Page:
Month: March 2012

HSLDA | Newborn Seized in Hospital by Police, Social Worker

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HSLDA | Newborn Seized in Hospital by Police, Social Worker.

 

My blood is boiling.

 

I can’t even quote part of the story for you to read because it makes absolutely no sense broken up.  Of course, it makes absolutely no sense when it’s all put together, either.  The hospital overstepped it’s boundaries by calling in a social worker who then pressured the mother who had just given birth into allowing administration of a Hep B shot without blood testing because “the baby looks sick”, and when she in her I-just-gave-birth-a-few-hours-ago state asked if they could wait for her husband to get back from checking on her children, the social worker threatened to call the police to seize the newborn, which they did.

I… I don’t even know what to say.

 

My children’s generation is going grow up in a truly messed-up world.

 

NYT Runs a Full-Page Ad, “Its Time To Quit The Catholic Church” | Creative Minority Report

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NYT Runs A Full – Page Ad, “It’s Time To Quit The Catholic Church.”

The New York Times published and ad from the Freedom From Religion Foundation, which calls for nominal and liberal Catholics to abandon the Church.

The ad asks “Why are you propping up the pillars of a tyrannical and autocratic, woman-hating, sex-perverting, antediluvian Old Boys Club? ” and states “No self-respecting feminist, civil libertarian or progressive should cling to the Catholic faith.”

THIS WOULD NEVER BE ALLOWED IF IT ASKED MUSLIMS TO LEAVE ISLAM.  NEVER.

 

What if Catholic bishops aren’t bluffing? | Hot Air

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What if Catholic bishops aren’t bluffing? | Hot Air.

A very, very important article.  If this goes through, the Bishops have already said every Catholic hospital will close in the United States.  That’s over 120,000 hospital beds, gone.  Over a half-million jobs, gone.

The Catholic Church has perhaps the most extensive private health-care delivery system in the nation. It operates 12.6 percent of hospitals in the U.S., according to the Catholic Health Association of the U.S., accounting for 15.6 percent of all admissions and 14.5 percent of all hospital expenses, a total for Catholic hospitals in 2010 of $98.6 billion. Whom do these hospitals serve? Catholic hospitals handle more than their share of Medicare (16.6 percent) and Medicaid (13.65) discharges, meaning that more than one in six seniors and disabled patients get attention from these hospitals, and more than one in every eight low-income patients as well. Almost a third (32 percent) of these hospitals are located in rural areas, where patients usually have few other options for care.

Compared to their competition, Catholic hospitals take a leading role in providing less-profitable services to patients. They lead the sector in breast cancer screenings, nutrition programs, trauma, geriatric services, and social work. In most of these areas, other non-profits come close, but hospitals run by state and local governments fall significantly off the pace. Where patients have trouble paying for care, Catholic hospitals cover more of the costs. For instance, Catholic Health Services in Florida provides free care to families below 200 percent of federal poverty line, accepting Medicaid reimbursements as payment in full, and caps costs at 20 percent of household income for families that fall between 200 percent and 400 percent of the federal poverty line.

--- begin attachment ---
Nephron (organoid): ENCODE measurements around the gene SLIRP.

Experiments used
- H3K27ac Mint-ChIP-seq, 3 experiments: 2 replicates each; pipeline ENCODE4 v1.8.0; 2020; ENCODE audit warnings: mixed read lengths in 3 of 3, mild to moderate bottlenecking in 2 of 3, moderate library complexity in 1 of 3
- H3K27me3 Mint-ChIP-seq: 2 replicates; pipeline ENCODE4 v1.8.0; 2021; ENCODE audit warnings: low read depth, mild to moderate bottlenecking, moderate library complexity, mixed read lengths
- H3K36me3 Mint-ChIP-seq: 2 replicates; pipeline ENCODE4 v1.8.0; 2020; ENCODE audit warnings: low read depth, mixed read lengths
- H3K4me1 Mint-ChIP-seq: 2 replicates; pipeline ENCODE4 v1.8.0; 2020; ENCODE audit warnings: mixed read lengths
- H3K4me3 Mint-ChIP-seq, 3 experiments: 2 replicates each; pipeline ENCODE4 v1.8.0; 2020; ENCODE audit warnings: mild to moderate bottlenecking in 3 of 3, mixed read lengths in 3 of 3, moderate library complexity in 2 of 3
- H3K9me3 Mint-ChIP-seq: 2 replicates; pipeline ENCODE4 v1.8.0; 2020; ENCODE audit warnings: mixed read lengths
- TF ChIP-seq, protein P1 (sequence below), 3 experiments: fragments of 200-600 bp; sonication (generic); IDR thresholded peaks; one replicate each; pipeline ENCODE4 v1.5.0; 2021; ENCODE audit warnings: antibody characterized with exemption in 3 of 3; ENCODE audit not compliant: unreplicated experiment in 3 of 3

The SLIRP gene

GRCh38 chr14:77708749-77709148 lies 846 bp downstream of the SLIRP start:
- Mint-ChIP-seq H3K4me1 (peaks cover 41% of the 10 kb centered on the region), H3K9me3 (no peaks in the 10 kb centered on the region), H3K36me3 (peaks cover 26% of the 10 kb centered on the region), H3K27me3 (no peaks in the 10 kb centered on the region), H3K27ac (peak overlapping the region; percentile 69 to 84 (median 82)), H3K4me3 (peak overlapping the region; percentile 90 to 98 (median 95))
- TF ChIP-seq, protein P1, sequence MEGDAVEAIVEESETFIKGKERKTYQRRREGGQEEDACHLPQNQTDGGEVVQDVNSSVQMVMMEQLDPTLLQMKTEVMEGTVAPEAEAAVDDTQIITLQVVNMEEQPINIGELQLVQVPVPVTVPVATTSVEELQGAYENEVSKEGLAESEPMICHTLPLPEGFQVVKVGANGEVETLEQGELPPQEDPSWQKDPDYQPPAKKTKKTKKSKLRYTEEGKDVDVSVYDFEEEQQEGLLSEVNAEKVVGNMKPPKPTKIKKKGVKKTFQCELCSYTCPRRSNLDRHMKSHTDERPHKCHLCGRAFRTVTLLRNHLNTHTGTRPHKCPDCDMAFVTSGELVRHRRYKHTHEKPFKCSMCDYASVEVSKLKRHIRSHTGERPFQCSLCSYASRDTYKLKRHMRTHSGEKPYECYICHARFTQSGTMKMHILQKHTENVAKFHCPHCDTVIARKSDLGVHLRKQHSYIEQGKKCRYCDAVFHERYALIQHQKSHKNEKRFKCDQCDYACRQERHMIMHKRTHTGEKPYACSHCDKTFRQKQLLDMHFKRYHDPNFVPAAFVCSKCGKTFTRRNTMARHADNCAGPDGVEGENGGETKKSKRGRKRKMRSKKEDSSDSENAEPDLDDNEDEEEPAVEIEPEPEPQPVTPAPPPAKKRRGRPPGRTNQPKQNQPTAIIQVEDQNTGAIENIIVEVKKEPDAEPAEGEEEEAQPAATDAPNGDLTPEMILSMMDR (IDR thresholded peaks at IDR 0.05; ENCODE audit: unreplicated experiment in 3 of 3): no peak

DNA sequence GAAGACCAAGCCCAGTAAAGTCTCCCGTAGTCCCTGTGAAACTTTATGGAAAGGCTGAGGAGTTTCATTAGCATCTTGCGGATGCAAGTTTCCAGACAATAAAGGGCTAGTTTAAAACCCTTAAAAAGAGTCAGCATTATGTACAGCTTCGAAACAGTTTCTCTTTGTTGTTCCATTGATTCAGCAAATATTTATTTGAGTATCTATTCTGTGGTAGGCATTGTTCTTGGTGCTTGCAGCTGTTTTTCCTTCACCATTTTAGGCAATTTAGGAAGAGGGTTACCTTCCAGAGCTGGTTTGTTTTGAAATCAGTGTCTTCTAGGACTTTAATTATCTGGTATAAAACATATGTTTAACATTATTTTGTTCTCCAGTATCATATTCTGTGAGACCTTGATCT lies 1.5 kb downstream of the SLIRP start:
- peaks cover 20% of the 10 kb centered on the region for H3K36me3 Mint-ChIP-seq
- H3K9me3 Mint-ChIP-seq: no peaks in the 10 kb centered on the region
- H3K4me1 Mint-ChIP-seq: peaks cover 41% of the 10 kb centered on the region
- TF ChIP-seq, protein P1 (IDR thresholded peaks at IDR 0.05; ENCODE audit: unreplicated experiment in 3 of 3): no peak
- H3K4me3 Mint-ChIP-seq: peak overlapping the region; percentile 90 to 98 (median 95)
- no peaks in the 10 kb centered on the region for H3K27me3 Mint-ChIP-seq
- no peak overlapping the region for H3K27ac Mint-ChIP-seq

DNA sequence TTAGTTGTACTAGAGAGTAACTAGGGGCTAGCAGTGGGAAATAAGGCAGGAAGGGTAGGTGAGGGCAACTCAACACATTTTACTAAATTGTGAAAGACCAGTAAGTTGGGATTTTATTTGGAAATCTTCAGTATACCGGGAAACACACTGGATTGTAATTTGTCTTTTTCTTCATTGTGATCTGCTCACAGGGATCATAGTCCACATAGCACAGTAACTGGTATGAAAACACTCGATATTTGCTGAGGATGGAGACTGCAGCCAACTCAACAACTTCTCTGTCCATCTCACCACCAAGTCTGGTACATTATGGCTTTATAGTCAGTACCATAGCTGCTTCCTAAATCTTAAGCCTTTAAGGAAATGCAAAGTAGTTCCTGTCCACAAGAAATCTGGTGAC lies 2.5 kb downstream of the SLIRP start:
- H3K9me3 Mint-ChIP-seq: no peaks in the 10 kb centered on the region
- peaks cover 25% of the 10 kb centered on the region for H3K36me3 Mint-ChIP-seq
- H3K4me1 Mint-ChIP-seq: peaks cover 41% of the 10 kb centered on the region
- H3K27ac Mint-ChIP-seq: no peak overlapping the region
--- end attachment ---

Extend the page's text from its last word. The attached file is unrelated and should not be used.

Imagine the impact if these hospitals shut down, discounting the other 400-plus health centers and 1,500 specialized homes that the Catholic Church operates as part of its mission that would also disappear. Thanks to the economic models of these hospitals, no one will rush to buy them. One in six patients in the current system would have to vie for service in the remaining system, which would have to absorb almost $100 billion in costs each year to treat them. Over 120,000 beds would disappear from an already-stressed system.

The poor and working class families that get assistance from Catholic benefactors would end up having to pay more for their care than they do under the current system. Rural patients would have to travel farther for medical care, and services like social work and breast-cancer screenings would fall to the less-efficient government-run institutions. That would not only impact the poor and working class patients, but would create much longer wait times for everyone else in the system. Finally, over a half-million people employed by Catholic hospitals now would lose their jobs almost overnight, which would have a big impact on the economy as well as on health care.”

Over birth control.

That’s how important this issue is to us.

 

Like the original author said: “Don’t count on the bishops to blink first.”